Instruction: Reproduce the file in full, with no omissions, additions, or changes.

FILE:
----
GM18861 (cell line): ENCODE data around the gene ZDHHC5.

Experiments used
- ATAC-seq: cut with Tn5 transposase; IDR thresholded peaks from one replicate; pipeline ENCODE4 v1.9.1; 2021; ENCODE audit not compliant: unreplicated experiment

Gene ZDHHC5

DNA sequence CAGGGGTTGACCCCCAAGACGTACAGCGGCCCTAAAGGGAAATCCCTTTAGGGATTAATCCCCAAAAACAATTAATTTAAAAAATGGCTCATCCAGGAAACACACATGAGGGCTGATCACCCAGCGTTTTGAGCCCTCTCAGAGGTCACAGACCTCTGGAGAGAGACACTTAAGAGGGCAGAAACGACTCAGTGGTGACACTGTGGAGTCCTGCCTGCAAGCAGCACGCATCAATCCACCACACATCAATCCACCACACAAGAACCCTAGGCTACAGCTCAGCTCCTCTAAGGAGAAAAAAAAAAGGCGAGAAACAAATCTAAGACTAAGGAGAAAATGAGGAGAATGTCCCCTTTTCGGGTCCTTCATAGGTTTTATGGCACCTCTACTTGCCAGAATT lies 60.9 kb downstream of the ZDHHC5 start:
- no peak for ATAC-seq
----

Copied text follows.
GM18861 (cell line): ENCODE data around the gene ZDHHC5.

Experiments used
- ATAC-seq: cut with Tn5 transposase; IDR thresholded peaks from one replicate; pipeline ENCODE4 v1.9.1; 2021; ENCODE audit not compliant: unreplicated experiment

Gene ZDHHC5

DNA sequence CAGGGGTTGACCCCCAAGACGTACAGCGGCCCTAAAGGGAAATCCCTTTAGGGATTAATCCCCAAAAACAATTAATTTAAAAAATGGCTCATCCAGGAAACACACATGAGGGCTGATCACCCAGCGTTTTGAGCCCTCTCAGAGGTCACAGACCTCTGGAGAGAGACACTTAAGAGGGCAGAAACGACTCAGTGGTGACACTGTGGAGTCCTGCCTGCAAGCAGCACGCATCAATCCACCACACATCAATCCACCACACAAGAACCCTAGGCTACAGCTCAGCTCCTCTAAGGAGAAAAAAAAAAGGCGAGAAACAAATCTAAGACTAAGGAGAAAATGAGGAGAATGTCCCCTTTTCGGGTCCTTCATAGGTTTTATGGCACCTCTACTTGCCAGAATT lies 60.9 kb downstream of the ZDHHC5 start:
- no peak for ATAC-seq